Plants of the Castlemaine District
Dryland small stonecrops - mostly natives (Crassula species)
Sieber Crassula (Crassula sieberiana)
Spreading Crassula (Crassula decumbens)
Dense Crassula (Crassula colorata)
Three-part Crassula (*Crassula alata)
Stalked Crassula (Crassula peduncularis)
Family: Crassulaceae (Stonecrop family).
Natives of Australia, except the Three-part Crassula, which is native to the Mediterranean region.
Occurrence: The native crassulas are widespread and common in bushland, woodland and grassland. They may
be abundant on roadside verges and gravelled areas. The introduced Three-part Crassula is uncommon,
growing mainly in built-up areas.
- they are small (usually 5 cm or less) succulents, with fleshy leaves and stems
- they are a green or red colour
- the flowers are not showy, and are small and with 3, 4 or 5 succulent petals
- the leaves are small (a few mm long) and more or less cylindrical.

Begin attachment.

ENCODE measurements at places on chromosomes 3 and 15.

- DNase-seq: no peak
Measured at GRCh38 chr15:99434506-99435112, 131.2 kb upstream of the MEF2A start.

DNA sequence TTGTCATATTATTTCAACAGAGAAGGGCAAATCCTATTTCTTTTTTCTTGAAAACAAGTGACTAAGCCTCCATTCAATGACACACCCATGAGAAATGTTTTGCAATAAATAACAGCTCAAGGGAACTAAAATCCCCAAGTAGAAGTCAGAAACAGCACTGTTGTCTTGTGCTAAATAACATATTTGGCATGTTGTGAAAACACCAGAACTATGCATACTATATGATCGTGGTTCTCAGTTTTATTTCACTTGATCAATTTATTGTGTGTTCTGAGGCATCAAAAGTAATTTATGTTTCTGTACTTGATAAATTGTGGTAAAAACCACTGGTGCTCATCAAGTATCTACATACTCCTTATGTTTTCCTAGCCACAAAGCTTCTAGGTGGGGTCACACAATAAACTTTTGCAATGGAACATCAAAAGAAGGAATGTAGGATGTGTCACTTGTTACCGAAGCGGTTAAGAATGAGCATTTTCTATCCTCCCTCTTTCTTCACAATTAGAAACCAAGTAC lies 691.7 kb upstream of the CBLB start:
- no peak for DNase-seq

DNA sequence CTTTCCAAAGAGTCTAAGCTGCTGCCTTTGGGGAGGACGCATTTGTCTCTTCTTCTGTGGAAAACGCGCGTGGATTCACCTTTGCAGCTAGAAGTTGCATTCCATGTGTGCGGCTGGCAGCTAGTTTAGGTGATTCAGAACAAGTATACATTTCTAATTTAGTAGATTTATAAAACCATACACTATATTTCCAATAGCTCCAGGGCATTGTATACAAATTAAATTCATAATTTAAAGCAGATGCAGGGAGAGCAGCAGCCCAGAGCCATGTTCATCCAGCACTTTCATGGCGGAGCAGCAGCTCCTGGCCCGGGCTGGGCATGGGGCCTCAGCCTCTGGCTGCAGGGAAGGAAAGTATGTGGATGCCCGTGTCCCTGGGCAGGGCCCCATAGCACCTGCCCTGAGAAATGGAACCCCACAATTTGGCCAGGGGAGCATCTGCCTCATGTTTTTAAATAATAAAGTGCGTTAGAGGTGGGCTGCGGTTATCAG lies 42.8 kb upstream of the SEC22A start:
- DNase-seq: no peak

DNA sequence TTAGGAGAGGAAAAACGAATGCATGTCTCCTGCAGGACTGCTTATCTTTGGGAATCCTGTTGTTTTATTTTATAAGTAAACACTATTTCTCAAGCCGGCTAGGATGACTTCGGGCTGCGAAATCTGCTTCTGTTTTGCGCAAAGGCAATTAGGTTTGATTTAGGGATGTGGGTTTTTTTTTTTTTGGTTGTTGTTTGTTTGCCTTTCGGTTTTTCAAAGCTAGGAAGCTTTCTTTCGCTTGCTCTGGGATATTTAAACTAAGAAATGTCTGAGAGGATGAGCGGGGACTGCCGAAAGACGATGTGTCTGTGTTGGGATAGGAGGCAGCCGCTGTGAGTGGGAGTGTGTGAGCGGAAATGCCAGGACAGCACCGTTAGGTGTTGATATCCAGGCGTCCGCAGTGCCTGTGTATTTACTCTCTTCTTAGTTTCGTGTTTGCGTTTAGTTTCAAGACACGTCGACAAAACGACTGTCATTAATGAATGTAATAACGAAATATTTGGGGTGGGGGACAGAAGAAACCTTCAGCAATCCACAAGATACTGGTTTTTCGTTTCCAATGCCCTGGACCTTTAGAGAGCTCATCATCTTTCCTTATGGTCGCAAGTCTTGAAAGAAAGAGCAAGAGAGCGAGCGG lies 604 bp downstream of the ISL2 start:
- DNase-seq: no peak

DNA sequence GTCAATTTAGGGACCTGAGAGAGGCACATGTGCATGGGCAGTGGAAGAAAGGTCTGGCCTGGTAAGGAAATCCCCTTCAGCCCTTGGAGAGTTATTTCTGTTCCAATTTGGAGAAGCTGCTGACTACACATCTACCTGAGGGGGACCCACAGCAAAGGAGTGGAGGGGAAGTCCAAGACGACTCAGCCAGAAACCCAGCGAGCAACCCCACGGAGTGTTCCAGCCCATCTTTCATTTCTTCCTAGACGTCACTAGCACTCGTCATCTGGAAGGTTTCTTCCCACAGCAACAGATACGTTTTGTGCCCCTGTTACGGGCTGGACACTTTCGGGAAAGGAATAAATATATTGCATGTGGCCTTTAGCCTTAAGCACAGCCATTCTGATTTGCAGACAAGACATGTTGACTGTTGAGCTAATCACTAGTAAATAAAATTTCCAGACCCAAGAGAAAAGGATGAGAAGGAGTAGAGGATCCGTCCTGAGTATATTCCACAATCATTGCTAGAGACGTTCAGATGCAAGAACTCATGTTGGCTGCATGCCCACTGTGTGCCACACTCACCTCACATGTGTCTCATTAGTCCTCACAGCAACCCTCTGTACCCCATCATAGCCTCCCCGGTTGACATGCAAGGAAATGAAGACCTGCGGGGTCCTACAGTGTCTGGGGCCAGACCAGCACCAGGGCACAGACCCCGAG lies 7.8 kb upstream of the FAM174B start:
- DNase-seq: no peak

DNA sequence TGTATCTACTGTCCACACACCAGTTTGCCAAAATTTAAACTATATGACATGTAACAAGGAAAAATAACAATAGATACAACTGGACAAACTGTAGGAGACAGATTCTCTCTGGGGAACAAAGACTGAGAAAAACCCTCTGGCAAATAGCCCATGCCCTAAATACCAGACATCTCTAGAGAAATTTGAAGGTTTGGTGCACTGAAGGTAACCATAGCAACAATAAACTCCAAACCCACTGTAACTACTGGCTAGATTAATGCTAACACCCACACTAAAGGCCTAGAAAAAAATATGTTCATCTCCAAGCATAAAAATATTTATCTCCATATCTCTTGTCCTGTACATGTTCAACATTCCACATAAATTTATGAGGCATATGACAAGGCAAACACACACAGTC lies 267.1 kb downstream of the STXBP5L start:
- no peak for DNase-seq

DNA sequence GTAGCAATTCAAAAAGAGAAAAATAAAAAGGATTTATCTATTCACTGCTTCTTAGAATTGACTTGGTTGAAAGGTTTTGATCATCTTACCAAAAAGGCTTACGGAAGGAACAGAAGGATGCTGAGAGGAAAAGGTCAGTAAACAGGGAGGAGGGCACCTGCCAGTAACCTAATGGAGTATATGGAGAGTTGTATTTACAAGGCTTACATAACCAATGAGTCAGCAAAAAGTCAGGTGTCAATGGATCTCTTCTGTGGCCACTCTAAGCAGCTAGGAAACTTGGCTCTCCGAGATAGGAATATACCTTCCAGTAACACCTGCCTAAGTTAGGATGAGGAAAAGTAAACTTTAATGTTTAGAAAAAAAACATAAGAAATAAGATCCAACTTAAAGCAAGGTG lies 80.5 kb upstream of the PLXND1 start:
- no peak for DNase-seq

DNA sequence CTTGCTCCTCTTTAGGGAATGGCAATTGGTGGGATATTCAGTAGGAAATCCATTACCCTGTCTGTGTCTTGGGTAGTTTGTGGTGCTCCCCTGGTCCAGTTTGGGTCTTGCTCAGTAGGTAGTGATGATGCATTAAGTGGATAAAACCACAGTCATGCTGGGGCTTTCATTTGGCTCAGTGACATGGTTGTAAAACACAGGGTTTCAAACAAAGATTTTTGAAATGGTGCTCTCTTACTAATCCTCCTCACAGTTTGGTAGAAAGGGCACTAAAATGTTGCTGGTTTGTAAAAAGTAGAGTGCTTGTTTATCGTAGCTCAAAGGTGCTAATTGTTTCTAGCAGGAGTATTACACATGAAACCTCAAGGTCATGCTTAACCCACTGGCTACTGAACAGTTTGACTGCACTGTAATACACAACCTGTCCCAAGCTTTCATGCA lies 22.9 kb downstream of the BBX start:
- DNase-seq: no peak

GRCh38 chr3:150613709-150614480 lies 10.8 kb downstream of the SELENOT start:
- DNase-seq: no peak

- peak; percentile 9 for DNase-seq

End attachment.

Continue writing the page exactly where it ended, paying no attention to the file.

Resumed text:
Name. Crassula: thick, referring to the fleshy leaves and branches.
Flower parts in 4s or 5s
) An erect plant with short side-branches. Flower parts usually in 4s (and sometimes in 5s). Very common.
) An erect plant. It has "pimples" over much of the plant. The flower parts are in 5s. Uncommon.
) A branched spreading plant, usually more or less prostrate. The flowers are shortly stalked. Very common.
) A branched spreading plant. Similar to Spreading Crassula, but the flowers are long stalked, and usually held above the leaves. Moderately common.
Flower parts in 3s
) A diminutive spreading plant with flower parts in threes. It resembles Spreading Crassula, but is smaller. Introduced.
Photo: Sieber Crassula.
Swamp Crassula (Crassula helmsii) a wetland crassula